Residents in south-east Nocragua claim a palm oil processing plant has contaminated water and killed their cattle.
In southeast Nicaragua a palm oil company has allegedly expanded its oil palm cultivations without the necessary environmental permits and driven local farmers to occupy lands at a protected area.
In January Mongabay Latam and Onda Local, a Nicaraguan news platform, reported that small farmers who have felt compelled to sell their plots to a palm oil company to pay off their debts have been moving into the Indio Maíz Biological Reserve in southeast Nicaragua, causing environmental damage to the reserve’s forests.
Farmers who have stayed on their lands told Mongabay and Onda Local that those who have sold their plots have been left without options, with many migrating to Costa Rica or settling in the reserve, which extends for 4,500 square kilometres and is one of the best preserved forests in Nicaragua.
At the root of the problem is an expansionist drive by Palmares de El Castillo S.A. (PALCASA), the company in question, over the past 12 years that has displaced local communities and allegedly committed violations of environmental law.
In 2006 PALCASA obtained permits from Nicaragua’s Ministry of the Environment and Natural Resources (MARENA) to cultivate 3,600 hectares (ha) of oil palm in the municipality of El Castillo, department of Río San Juan.
However, by 2009 PALCASA had been cultivating palm in an area extending for 5,463ha, which is 1,863ha more than the area authorised by MARENA in 2006.
A 2017 study conducted by Amaru Ruiz, president of Fundación del Río, a conservation NGO, and Julio Lopez, claimed that by 2013 the company’s monocultures covered 6,000ha.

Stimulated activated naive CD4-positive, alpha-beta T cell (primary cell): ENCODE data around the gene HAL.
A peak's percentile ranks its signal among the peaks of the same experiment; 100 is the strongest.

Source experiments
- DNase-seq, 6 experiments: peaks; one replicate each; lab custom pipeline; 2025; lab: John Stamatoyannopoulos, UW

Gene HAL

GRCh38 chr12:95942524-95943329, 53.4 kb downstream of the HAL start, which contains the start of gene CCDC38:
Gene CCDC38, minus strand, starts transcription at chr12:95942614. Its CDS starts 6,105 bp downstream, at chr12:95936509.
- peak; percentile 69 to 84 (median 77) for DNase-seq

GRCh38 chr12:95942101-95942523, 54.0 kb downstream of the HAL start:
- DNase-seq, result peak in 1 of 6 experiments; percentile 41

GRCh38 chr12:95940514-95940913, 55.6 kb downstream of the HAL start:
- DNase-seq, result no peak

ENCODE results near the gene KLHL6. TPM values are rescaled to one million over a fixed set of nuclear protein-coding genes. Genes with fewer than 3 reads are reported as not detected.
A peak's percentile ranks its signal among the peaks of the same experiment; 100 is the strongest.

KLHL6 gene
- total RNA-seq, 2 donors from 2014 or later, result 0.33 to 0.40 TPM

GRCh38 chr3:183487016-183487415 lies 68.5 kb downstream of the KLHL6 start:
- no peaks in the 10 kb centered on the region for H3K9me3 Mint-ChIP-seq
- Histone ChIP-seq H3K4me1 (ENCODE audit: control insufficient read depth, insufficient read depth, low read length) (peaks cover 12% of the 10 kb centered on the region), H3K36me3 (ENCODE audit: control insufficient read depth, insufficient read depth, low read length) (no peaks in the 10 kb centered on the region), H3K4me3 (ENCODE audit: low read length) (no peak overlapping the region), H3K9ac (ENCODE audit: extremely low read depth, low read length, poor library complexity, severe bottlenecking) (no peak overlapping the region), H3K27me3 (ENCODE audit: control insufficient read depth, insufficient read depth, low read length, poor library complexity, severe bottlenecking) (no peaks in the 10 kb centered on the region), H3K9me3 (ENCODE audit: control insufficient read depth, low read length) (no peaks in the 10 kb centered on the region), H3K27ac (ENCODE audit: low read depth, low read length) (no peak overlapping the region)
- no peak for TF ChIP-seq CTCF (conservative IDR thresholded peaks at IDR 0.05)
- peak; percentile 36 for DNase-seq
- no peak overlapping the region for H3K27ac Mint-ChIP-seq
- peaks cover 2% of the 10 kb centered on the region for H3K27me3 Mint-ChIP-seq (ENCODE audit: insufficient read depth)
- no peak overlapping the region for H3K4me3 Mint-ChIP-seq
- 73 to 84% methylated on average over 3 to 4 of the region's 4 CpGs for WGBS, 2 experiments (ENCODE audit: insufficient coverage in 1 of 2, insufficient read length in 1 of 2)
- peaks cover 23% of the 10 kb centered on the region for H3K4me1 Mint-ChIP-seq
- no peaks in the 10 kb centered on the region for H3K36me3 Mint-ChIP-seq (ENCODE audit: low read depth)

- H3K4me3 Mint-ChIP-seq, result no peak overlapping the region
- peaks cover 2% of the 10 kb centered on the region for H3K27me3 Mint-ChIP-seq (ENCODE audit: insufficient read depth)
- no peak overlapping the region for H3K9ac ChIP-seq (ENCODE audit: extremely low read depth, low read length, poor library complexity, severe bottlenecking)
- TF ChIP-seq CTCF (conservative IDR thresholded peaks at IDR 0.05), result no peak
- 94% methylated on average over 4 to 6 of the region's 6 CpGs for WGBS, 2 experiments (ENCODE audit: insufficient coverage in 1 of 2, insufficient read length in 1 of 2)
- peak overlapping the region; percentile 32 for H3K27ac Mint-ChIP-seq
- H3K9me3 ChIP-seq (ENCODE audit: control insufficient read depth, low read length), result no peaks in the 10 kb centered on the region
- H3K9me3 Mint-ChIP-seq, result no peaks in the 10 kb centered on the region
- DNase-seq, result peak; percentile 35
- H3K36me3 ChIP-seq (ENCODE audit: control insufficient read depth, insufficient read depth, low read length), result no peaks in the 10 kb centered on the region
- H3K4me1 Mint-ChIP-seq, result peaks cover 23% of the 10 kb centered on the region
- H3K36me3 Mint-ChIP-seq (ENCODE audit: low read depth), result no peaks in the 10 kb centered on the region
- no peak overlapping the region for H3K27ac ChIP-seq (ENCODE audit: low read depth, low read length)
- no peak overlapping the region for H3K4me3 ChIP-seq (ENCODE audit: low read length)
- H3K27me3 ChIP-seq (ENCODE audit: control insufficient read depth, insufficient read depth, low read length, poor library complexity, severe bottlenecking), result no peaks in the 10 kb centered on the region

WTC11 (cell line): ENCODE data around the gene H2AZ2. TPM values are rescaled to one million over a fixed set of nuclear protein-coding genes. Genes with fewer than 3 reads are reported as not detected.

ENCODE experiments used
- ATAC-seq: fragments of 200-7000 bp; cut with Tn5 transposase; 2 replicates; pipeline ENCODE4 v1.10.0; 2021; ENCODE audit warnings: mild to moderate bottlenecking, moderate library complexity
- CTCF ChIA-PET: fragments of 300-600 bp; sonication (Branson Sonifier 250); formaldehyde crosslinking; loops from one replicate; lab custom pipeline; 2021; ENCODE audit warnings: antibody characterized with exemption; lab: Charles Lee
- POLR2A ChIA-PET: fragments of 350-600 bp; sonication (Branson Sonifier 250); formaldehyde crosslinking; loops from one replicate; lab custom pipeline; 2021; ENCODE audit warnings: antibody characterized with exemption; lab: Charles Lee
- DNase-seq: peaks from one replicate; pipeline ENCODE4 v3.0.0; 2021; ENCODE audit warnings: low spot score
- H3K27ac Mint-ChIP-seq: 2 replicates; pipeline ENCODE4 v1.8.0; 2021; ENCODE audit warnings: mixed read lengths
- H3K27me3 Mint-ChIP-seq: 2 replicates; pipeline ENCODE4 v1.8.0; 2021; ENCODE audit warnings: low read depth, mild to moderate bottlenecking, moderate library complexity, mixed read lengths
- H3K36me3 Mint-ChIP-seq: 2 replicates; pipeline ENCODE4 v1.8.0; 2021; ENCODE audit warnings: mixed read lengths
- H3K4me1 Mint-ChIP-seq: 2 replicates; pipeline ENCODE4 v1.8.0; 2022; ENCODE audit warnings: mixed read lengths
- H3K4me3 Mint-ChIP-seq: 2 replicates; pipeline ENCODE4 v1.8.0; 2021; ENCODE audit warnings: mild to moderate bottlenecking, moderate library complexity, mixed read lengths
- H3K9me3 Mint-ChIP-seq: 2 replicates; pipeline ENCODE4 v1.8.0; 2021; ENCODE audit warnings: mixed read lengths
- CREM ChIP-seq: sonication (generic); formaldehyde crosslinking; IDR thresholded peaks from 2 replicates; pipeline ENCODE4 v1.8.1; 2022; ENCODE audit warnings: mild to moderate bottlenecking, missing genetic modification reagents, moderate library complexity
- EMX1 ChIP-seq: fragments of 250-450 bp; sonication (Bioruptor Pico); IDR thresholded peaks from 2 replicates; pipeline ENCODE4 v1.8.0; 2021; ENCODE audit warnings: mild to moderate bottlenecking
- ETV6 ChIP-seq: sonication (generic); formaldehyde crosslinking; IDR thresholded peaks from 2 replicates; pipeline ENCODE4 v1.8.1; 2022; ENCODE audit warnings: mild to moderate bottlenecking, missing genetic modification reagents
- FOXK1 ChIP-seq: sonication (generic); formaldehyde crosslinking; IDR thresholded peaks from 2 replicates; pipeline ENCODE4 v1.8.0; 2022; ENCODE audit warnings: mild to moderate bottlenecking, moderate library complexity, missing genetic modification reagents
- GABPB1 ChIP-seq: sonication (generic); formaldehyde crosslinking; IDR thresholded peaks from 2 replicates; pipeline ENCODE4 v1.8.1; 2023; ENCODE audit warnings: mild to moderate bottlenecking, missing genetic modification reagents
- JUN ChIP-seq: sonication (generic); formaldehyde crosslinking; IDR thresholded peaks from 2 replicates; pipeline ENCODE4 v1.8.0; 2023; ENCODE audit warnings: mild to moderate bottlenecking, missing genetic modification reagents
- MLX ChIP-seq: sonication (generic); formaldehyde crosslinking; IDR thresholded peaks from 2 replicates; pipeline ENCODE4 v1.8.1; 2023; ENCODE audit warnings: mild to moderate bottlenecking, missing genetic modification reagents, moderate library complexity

Samuel Polanco Centeno, a local conservationist who spoke with Mongabay and Onda Local, estimates that PALCASA’s plantations now extend for over 7,000ha.
Ruiz and Lopez’s study accused PALCASA, alongside Maderas Cultivadas de Centroamérica S.A and Agroindustrial del Río S.A, of being one of the three main land grabbers in southeast Nicaragua.
A previous investigation by Fundación del Río argued that the expansion of PALCASA’s palm oil plantations had been illegal since MARENA had only authorised the company to cultivate 3,600ha.
PALCASA’s process of buying land from local farmers and cooperatives started in 2007. According to Fundación del Río, this process of expansion was never contemplated by MARENA’s original permit.
The NGO says that this expansionist drive has had significant socio-environmental impacts in the area as it has displaced families and pushed them into protected forests.
For Matías Álvarez Oporta, a former PALCASA employee, the expansion of the company’s palm monocultures is directly linked to the invasion of the Indio Maíz Biological Reserve. “The buyers say: ‘here is this piece of land (the reserve), nobody is cultivating it,’” he told Mongabay and Onda Local.
According to Álvarez Oporta, intermediaries working for the company have even offered 35-hectare plots within the reserve to farmers potentially interested in selling their lands.
Several local farms bought by the palm oil company are located within the reserve’s buffer zone, which has restrictions about how large-scale agriculture can take place and demand special permits from MARENA and other government agencies.
Local farmers told Mongabay and Onda Local that PALCASA’s processing plant in the area has contaminated the water and killed several of their cattle.
On its website, PALCASA claims that its activities in El Castillo, including at the reserve’s buffer zone, comply with Nicaraguan law and that the company is committed to the protection of Indio Maíz.
Its main export markets are Mexico, USA, Honduras and Costa Rica.